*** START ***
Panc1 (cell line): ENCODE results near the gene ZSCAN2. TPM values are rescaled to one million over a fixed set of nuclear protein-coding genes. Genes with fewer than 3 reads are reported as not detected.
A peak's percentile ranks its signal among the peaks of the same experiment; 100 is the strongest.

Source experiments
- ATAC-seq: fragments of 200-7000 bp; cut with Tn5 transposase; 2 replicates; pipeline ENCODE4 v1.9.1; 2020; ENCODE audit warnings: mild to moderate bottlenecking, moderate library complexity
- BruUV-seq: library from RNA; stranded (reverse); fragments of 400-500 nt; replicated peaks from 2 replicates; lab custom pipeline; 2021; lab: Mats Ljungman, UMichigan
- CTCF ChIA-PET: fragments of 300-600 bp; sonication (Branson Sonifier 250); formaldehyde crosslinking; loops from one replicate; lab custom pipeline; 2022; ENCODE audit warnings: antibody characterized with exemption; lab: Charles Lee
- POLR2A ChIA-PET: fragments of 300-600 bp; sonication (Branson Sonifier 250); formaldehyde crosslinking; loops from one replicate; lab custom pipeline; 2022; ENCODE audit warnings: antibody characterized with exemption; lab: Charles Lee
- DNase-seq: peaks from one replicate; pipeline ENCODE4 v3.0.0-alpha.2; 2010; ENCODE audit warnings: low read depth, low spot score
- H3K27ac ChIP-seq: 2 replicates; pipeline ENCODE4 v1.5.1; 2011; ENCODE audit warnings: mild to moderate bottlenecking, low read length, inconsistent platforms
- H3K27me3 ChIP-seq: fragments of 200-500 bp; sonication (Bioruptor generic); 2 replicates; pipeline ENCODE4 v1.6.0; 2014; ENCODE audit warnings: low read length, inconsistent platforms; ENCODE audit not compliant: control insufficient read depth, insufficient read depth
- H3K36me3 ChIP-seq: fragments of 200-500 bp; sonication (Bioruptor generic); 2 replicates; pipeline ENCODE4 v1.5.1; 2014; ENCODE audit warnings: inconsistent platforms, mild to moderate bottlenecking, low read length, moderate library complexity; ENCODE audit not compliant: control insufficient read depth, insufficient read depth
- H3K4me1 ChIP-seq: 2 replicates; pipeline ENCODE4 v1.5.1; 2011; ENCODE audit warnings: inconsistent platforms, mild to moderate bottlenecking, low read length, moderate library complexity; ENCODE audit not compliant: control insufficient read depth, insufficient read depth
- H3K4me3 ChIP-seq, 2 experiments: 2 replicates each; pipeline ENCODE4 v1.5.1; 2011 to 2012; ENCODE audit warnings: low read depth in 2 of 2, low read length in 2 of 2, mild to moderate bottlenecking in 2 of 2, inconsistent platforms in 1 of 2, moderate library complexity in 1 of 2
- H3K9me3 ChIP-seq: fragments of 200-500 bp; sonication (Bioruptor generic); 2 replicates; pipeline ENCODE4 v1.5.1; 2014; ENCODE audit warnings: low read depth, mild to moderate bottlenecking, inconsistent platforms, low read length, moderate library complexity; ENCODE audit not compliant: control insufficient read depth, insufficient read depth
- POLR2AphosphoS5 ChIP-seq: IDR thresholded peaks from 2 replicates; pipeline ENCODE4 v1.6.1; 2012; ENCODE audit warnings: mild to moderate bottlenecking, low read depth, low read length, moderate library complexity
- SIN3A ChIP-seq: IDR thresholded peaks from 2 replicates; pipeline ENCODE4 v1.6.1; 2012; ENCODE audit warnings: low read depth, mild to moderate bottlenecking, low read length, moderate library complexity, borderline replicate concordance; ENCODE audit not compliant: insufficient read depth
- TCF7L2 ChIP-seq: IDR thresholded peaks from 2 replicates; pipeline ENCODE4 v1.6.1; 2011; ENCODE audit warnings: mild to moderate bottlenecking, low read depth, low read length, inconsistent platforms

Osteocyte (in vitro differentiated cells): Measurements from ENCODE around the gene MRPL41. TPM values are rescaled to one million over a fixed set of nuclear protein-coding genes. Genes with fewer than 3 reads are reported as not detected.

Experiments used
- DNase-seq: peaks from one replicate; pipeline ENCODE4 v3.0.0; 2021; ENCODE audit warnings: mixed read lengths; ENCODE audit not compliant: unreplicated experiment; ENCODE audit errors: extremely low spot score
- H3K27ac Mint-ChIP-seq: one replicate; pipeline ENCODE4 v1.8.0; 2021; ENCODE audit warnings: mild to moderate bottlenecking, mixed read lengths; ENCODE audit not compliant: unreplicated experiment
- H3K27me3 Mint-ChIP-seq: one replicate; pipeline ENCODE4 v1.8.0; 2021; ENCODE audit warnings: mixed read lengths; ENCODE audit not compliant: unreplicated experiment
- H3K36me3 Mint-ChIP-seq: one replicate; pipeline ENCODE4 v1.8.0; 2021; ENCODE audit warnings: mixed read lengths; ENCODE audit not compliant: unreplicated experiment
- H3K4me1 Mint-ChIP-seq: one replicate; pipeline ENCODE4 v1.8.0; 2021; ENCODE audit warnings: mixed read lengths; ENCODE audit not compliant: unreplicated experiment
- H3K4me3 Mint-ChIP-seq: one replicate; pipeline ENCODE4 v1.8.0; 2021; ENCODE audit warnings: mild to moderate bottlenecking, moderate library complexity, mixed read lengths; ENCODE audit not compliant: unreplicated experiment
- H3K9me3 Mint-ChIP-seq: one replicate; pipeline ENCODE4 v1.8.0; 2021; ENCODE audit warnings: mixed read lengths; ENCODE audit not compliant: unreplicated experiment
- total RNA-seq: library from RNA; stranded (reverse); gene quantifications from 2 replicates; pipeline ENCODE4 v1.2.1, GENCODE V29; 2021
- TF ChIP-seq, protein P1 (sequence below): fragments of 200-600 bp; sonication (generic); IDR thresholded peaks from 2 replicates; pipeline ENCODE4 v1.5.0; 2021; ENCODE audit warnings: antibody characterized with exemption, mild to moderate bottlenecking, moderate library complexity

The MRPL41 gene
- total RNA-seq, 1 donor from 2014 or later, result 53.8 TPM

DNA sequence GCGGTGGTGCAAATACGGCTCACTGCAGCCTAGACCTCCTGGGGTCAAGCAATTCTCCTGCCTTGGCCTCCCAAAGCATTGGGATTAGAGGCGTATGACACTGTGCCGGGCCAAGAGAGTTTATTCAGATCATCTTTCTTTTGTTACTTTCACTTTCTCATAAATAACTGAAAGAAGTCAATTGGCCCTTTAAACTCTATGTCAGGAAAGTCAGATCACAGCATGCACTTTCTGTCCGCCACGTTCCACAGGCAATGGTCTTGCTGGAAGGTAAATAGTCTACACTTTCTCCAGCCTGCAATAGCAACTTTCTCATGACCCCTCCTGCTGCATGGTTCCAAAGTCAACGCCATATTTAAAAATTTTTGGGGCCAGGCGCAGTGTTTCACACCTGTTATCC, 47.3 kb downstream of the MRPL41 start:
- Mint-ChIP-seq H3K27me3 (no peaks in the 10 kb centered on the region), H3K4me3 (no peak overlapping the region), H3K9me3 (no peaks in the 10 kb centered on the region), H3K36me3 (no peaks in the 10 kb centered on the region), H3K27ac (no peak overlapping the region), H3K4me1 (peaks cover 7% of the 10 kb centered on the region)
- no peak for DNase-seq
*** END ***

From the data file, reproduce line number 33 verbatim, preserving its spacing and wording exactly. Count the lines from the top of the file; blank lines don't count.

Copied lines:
- no peak for DNase-seq